The second exercise, the band heel raise (BHR), also required the subject to perform a single-limb heel raise. However, a resistive elastic band was positioned around the mid foot and anchored laterally, away from the body, perpendicular to the long axis of the foot (Figure 2). Before each session, the length of the band was set so that the measured tension placed across the mid foot was consistently 5 lb for each repetition and subject. The pull of the band in the lateral direction and away from midline imparts a force to the foot that induces supination/inversion of the foot as the subject attempts to rise onto the toes. This supination/inversion results in unweighting of the first metatarsal, that is, a force that is opposite the function of the PL. In this manner, the force of the band acts as a perturbation to the PL and was designed to potentiate PL activity. The test motion was a heel raise, that is, rise onto the toes, while attempting to maintain first metatarsal contact with the floor despite the tension of the elastic band. With the foot flat on the ground, the supination/inversion force is minimal. However, as the heel rises and weight is transferred to the forefoot, the supination/inversion force of the elastic band increases requiring increased stabilization of the first metatarsal from the PL. Subjects were likewise offered fingertip touch to the back of a chair for stability.
The conventional ankle eversion exercise was performed with the subject side lying on a padded examination table, the dominant limb resting atop the contralateral limb, and both feet extending over the edge of the table. Subjects were permitted to slightly flex the hips and knees as desired for comfort. Subjects were instructed to lift (evert) their ankle vertically through the full range of motion and then slowly return to the starting position. To provide resistance consistent with that applied by the elastic band in the BHR activity, a standard 5 lb canvas cuff weight was placed across the mid foot.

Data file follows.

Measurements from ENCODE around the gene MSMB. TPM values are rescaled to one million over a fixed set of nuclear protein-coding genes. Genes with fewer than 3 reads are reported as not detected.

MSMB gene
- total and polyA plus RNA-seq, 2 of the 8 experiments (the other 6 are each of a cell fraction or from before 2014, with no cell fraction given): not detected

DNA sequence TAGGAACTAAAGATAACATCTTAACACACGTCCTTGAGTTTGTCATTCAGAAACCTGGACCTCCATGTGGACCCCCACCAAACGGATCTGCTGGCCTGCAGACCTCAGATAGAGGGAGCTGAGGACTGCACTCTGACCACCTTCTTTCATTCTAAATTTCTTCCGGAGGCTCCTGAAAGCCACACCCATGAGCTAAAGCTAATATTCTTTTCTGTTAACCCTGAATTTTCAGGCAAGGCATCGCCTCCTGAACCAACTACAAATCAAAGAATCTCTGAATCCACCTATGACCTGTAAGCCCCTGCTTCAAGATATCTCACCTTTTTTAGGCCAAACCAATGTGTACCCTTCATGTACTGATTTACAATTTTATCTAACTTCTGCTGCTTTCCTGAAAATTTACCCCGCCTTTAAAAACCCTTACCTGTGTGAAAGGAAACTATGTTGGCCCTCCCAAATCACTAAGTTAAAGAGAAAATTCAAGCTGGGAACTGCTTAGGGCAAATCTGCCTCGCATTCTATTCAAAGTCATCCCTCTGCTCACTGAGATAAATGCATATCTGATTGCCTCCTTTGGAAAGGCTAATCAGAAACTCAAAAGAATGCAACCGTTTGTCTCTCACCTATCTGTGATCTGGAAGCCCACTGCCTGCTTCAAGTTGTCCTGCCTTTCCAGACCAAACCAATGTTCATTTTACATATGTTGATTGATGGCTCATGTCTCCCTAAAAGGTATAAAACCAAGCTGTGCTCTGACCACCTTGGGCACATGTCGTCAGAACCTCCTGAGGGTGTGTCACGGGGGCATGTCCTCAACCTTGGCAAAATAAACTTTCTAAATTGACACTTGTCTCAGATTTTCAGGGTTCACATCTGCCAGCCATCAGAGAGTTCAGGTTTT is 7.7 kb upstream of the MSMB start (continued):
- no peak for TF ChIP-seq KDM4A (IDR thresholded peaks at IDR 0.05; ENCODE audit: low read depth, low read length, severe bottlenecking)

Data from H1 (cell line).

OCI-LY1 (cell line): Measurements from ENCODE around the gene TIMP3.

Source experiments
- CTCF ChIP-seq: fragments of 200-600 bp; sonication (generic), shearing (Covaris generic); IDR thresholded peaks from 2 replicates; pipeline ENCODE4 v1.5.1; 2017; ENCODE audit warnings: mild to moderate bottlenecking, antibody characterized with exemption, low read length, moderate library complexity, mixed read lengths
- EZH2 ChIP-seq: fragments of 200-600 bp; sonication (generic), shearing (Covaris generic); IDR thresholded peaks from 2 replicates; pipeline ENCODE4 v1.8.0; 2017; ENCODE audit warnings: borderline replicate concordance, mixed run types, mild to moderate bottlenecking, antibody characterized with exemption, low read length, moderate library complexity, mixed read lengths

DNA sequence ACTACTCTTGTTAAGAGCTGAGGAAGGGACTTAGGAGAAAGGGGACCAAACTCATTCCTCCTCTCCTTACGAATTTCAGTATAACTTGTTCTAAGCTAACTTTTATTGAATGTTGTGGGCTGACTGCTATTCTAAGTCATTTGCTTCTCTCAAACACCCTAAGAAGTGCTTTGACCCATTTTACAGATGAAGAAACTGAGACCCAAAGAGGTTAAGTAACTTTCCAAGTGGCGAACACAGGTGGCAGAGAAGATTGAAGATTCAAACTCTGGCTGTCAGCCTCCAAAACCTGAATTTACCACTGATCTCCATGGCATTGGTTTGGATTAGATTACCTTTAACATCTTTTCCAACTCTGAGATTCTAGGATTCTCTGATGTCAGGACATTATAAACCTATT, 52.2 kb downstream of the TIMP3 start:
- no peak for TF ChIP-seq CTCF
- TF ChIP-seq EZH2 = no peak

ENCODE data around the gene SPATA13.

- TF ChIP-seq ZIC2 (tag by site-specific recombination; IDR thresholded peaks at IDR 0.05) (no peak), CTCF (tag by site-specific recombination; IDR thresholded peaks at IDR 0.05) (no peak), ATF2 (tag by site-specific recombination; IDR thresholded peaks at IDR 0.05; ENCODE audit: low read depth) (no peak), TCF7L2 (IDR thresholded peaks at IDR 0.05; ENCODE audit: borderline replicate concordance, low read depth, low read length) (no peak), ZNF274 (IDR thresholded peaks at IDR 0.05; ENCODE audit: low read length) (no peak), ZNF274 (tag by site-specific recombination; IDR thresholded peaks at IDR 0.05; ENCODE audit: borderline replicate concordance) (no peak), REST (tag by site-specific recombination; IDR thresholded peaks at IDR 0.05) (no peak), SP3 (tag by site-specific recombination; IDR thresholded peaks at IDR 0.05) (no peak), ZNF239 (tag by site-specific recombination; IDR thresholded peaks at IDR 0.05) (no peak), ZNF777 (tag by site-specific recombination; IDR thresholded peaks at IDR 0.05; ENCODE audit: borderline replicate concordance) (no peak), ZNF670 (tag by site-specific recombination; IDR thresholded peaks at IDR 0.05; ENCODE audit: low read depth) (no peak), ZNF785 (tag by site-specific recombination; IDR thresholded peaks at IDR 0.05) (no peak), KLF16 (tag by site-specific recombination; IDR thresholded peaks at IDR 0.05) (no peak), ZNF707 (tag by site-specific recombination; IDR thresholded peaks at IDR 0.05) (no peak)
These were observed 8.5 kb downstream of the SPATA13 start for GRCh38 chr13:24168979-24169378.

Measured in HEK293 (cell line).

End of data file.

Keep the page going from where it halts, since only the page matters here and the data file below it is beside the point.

The EMG test apparatus was a digital data acquisition system converted from an analog polysomnograph machine featuring Grass amplifiers (Model 9; Grass Instruments, West Warwick, RI, USA). The software interface used was LabView (version 8.2; National Instruments, Austin, TX, USA). Ag/AgCl adhesive surface electrodes, 15 mm diameter, were used for the study. After denuding a portion of the test subject's lateral leg, swabbing with alcohol, and allowing the test site to dry, the examiner palpated the PL and placed one electrode directly over the muscle belly, with a second electrode placed 1 in. distally along the PL. A ground electrode was attached to the subject's medial malleolus. The bipolar EMG measurements were amplified, band-pass filtered (3-1,000 Hz), and sampled at 5 kHz. Data were captured from a floor switch fixed to the surface under the subject's heel during the closed chain exercises. Removal of the heel pressure from the switch indicated the initiation of the exercise and triggered the onset of data acquisition within the repetition. Subsequently, data acquisition for each trial was terminated when body weight was returned to the ground, indicating completion of the repetition.